How Long Does Eggplant Last?

How Long Can You Store Eggplant?

Fresh eggplants can be stored whole for 4 to 5 days in a cool, dry place. Consider refrigerating it if you don’t plan on eating it within this time frame. In the fridge, eggplants can last for 7 to 10 days.

How Do You Know When An Eggplant Goes Bad? 

If you know how to acquire fresh eggplant, you’ll start with a beautiful, plump, firm, purple-shiny fruit. Things will start to go bad after a few days. Here are some obvious signs that your eggplant has gone bad.

  • The eggplant lost its firmness and began to soften.
  • It’s no longer as gleaming as it used to be.
  • The skin begins to appear withered.
  • Your eggplant is slightly slimy when cut.
  • When cut, the flesh turns brown.
  • The seeds have a slimy texture.
  • On the fruit, there are rotting spots.
  • It began to smell rotten.

Actually, even if the eggplant starts to turn brown on the inside, it is still edible, especially if you plan to roast it. It must be extremely fresh, firm, and white if grated into a salad. Keep in mind that if you leave the eggplant cut on the dish, it will immediately oxidize. It’s recommended to cook or consume it right away once it’s been sliced.

How Long Does Eggplant Last At Room Temperature?

On the counter, the whole eggplant will survive 4-5 days. If you plan to eat eggplant within the next 4-5 days, it will be safe in the pantry. When you cut an eggplant, it will not stay as long in the cupboard as a full eggplant, since bacteria will begin to grow on the cut eggplant right away. In the cupboard, cut eggplant will last for 30 minutes.

How Long Can You Keep Eggplant In The Fridge?

In the refrigerator, the whole eggplant will last 7 to 10 days. In the refrigerator, chopped eggplant will survive for 3-4 days. The easiest way to keep them fresh for a month or year is to freeze them.

Can You Freeze Eggplant?

Yes! Eggplants can be frozen without a problem. Although frozen and thawed eggplant will never have the same texture or flavor as fresh eggplant, there are several things you can do to retain the texture and flavor.

How to Freeze Eggplant?

  1. Begin with as much fresh eggplant as possible. Put it in the refrigerator or cover it with ice if there is a time delay between harvesting and freezing. Harvest while the seeds are still young and the color is uniformly dark. Some types and sizes of vegetables freeze better than others. Eggplants, like many other vegetables, become soft after freezing and leak water as the cell walls rupture.
  2. Wash the eggplant in plain cold water.
  3. Peel and slice the eggplant. Just take a sharp knife and cut off both ends (about 1/4 of an inch, or half the width of an average woman’s little finger). Then peel the eggplant-an ordinary vegetable peeler works best. Cut the eggplant into slices. Prepare quickly by slicing into 1/3-inch thick slices (if you leave it sit cut for more than a half hour, it will start to discolor). Prepare enough eggplant for a single blanching session.
  4. Prepare a pot of boiling water (about two-thirds full) and add 1/2 cup of lemon juice to each gallon of water.
  5. Prepare a LARGE bowl of ice and cold water to receive the eggplant once it has been blanched.
  6. Prepare the eggplant by blanching it. Enzymes and bacteria found in all fruits and vegetables break down and destroy nutrients over time, changing the color, flavor, and texture of food when frozen. Before freezing eggplant, it must be blanched in boiling water or steam for a few minutes to kill the enzymes. Cook the eggplant for 4 minutes (blanching).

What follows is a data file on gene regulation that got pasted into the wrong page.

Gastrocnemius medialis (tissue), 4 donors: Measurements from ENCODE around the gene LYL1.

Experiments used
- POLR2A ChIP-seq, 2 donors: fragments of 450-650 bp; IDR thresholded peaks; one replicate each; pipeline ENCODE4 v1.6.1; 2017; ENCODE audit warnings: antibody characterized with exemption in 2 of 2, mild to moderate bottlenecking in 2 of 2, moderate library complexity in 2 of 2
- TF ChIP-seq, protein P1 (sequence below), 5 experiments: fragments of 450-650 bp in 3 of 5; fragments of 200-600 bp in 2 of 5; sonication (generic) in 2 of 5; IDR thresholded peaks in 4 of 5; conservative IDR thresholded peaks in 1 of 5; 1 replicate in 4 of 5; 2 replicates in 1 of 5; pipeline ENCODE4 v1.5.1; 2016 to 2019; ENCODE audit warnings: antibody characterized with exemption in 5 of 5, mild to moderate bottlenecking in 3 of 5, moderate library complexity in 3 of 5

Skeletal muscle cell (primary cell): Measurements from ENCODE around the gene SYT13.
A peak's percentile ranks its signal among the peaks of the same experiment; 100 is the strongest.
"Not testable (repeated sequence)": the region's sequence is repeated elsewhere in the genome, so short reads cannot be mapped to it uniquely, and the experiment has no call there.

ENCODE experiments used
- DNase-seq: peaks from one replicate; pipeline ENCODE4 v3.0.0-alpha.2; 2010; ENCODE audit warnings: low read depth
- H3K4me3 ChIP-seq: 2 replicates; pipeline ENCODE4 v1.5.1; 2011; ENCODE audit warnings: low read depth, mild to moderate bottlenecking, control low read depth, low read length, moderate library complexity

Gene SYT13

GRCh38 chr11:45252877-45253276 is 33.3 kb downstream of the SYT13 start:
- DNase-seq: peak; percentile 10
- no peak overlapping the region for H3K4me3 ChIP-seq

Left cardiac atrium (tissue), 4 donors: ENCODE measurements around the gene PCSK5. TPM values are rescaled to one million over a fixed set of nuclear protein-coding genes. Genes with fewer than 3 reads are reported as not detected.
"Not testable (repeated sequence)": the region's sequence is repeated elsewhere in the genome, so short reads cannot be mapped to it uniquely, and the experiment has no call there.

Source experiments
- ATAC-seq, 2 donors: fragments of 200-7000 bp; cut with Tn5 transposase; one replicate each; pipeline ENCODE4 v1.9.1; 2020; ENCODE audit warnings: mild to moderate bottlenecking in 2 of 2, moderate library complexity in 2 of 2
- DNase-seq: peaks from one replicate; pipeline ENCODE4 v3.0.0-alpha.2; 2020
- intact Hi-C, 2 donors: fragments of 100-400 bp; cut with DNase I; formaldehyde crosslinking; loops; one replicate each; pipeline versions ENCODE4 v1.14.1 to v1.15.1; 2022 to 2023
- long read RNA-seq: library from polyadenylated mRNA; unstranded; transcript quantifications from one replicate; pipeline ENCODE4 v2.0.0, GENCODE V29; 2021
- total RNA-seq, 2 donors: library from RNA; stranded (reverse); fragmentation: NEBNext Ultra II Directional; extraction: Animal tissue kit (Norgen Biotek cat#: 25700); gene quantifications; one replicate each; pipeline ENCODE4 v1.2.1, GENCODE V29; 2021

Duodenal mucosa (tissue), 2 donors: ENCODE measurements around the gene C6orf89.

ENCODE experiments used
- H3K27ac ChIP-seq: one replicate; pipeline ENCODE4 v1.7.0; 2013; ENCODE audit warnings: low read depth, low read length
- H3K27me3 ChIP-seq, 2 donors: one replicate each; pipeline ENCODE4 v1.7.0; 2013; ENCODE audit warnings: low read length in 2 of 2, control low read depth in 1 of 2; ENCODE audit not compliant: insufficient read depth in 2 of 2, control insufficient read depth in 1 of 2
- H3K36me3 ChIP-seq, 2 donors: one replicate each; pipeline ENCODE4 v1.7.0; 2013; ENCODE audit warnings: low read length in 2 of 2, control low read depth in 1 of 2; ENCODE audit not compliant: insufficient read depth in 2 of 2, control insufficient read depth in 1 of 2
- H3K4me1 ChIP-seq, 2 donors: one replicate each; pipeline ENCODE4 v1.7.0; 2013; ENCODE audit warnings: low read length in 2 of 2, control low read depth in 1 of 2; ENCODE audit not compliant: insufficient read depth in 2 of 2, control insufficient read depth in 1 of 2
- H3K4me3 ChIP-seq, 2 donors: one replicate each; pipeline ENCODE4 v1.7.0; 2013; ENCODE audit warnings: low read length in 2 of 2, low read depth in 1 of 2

7. To cool the eggplant, follow these steps: With a slotted spoon, remove the eggplants from the boiling water and place them in ice water to cool for about 5 minutes (until cold). Overcooking is avoided by promptly cooling them. As needed, keep adding more ice.
  8. Allow 2 or 3 minutes to drain completely.
  9. If you don’t have a vacuum food sealer, place the eggplant in Ziploc bags and zip the top shut, leaving enough space to insert the tip of a soda straw. Remove air by sucking it out once the straw is in place. To remove the straw, press it closed where it was put and then close the bag as you remove it.
  10. Place them in the freezer, preferably on a quick-freeze shelf if you have one.

How Long Does Eggplant Last In The Freezer?

In the freezer, the whole eggplant will survive 10-12 months. This is the best way to store eggplant for a month or a year, but it’s preferable if you eat it as soon as possible for the best flavor.

How Long Does It Take To Freeze Eggplant?

Freezing takes roughly 2-3 hours.

How Long Does Eggplant Last In Cold Storage?

In a cold pantry, whole eggplants last 2-3 weeks, whereas chopped eggplants last 3-4 days.

Best Way To Store Eggplant

The ideal way to keep eggplant is at room temperature, rather than in the refrigerator, where it will stay longer. Keep eggplant cool and out of direct sunlight, and use it as soon as possible after harvesting or purchasing it. You can put it in a ventilated dish, but don’t seal it in a plastic bag because that would speed up decay. Eggplant, like cucumbers, is temperature-sensitive, especially when temperatures fall below 50°F, which can harm the texture and flavor. According to UC Davis, eggplant is susceptible to chilling effects such as pitting, surface bronzing, and browning of seeds and pulp tissue when exposed to temperatures below 41°F for an extended period of time. Eggplants are also extremely sensitive to ethylene, a natural gas that causes certain foods to quickly ripen (and finally rot). As a result, it’s preferable to store eggplant separately from bananas, tomatoes, and melons, which all create a lot of ethylene.

Simon
Simon

Writer at Foodexpired.com, love experiments and verifying facts.

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